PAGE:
J. M. Bailey, who has been in the
service and stationed at the Presidio,
was recently discharged and ar
in the Vollmer sec
Petitions for Highway District of Ter
ritory Between Central, North
and Kamiah Districts.—Val
uation $2,677,000.
The citizens of this section of Lewis
■county have determined to take up tho
matter of establishing a highway dis
trict of the territory bounded by the
Central and North Highway districts
on the west, tho county line and Clear
water river on tho north, tho Kapiiuh
Highway district on the east and tho
county line on tho south. Petitions to
this end are now being circulated and
the qualified signers are readily af
fixing their signatures thereto.
The Prairie Highway district has
been chosen as the name for this new
organization. It embraces something
near 70,000 acres of the best land out
of doors, and carries a valuation of
$2,577,000. It has a fine natural sur
face for better road construction and
is unusually free from heavy grade
work or bridging. The prime objects
t) f its creation are the taking care of
such portion of the proposed oonnect
ing link of the Lewis and Clark and
north and south state highways, ex
tending from Kamiah to Vollmer, as
will cross its area; the construction
of north and south laterals to this link
and such other laterals as may be re
quired to best serve the district.
With the creation of this district,
major portion of Lewis county will
be under (ho highway district plan,
only tho southwestern section being
yet unorganized. Tho five highway
districts of (he county are; Evergreen,
with an assessed valuation of $900,
000; Central, with an assessed valua
tion of $2,200,000; North, with a val
uation of $1,125,000; Prairie, with a
the valuation of $2,577,000, and Kam
iah, with a valuation of $568,000.
Lewis county is determined to main
tain her reputation for having tho best
ronds of any county in Idaho.
The number of horses on farms in
Idaho, January 1, 3919, as reported by
the Federal Bureau of Crop Estimates
276,000, or 11,000 less than on
January 3, 1918. Mules are reported
at 4,0.00, tho same us last year. Tho
number of milch cows in tho state has
remained stationary at 139,000 head,
the same as reported last year. Other
cattle have increased somewhat, there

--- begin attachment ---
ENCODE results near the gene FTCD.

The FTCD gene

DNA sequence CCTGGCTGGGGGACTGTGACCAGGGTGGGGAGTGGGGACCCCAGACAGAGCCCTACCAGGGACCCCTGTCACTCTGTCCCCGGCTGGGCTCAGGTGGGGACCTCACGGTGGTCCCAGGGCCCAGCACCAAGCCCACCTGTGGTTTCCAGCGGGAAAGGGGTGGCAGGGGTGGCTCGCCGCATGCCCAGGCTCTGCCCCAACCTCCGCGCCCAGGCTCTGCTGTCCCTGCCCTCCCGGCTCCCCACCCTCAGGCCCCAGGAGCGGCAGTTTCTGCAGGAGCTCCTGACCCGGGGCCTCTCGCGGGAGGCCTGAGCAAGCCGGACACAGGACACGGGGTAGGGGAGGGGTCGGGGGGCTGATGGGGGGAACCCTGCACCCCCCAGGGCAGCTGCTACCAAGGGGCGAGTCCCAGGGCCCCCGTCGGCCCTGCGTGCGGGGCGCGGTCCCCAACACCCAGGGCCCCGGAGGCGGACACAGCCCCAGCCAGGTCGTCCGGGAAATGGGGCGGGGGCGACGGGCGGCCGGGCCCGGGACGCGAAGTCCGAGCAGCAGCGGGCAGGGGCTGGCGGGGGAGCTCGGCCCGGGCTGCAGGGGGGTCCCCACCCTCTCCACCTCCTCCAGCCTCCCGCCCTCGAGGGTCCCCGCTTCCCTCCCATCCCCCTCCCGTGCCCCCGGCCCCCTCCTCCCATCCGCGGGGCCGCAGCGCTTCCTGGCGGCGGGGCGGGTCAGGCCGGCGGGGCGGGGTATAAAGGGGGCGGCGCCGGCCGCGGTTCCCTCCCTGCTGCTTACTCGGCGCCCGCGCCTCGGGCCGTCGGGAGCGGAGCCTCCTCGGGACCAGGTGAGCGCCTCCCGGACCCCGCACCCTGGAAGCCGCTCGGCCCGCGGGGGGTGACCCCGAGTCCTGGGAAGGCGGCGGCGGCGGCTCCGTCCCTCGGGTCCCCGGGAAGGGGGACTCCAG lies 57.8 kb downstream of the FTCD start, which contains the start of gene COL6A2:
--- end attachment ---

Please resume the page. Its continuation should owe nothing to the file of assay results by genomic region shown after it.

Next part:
being 537,000 compared with 488,000
last year. Sheep increased from
3,202,000 last year to 3,234,000 this
year, or 1 per cent. Swine are report
ed at 208,000 a decrease of 31,000 from
last year.
In average value per head, as com
pared with last year, horses decreased
$10.00; mules decreased $7.00; cows
increased $9.00; other cattle increased
$4.20; sheep decreased $1.10; and
swine increased $.60.
In total value, as compared with last
vear, horses decreased $978,000; mules
decreased $28,000; milch cows increas
ed $1,224,000; other cattle increased
$4,445,000; sheep decreased $3,133,000;
and swine decreased $88.000.
The total value on January 1, 1919,
of all animals enumerated above was
$106,140,000, as compared with $104,
698,000, an increase of $1,442,000, or
1.37 cent.
Community Church.
Claude B. Martin, minister.
Sunday school at 10:00 o'clock.
Our motto is: "Our Sunday school
must glow and grow and go; and I will
help to make it so." Send your child
ren that they may help in this most
worthy endeavor. Come early to
church and help boost the Sunday
Morning service at 11.00 o'clock.
Anthem by the choir—Mrs Pennell,
director. Sermon, "The Influence of
a Christian Life." Evening service
at 7:30. Sermon by tho minister. You
will find a friendly welcome to all
these services.
The official board and the minister
are moat anxious that this church shall
serve, in a large way, the people of
this community. If you have a sugges
tion as to how this may be done, tell
us. Not only will every man, woman
and child receive a friendly welcome,
but we stand as a friend, ready to
F. M. Dunning, who some time ago
sold his well improved quarter west
of this place, and its 140 acres of fall
crop for $17,000, this week bought the
Jas. Hobart quarter, in tho same sec
tion, with no improvements to speak
of and no crop, for $15,500. He made
this reinvestment in a prairie farm af
ter ho had traveled far and wide
to find something better, and conclud
ed there "is no such animal," at least
at anything like the same price.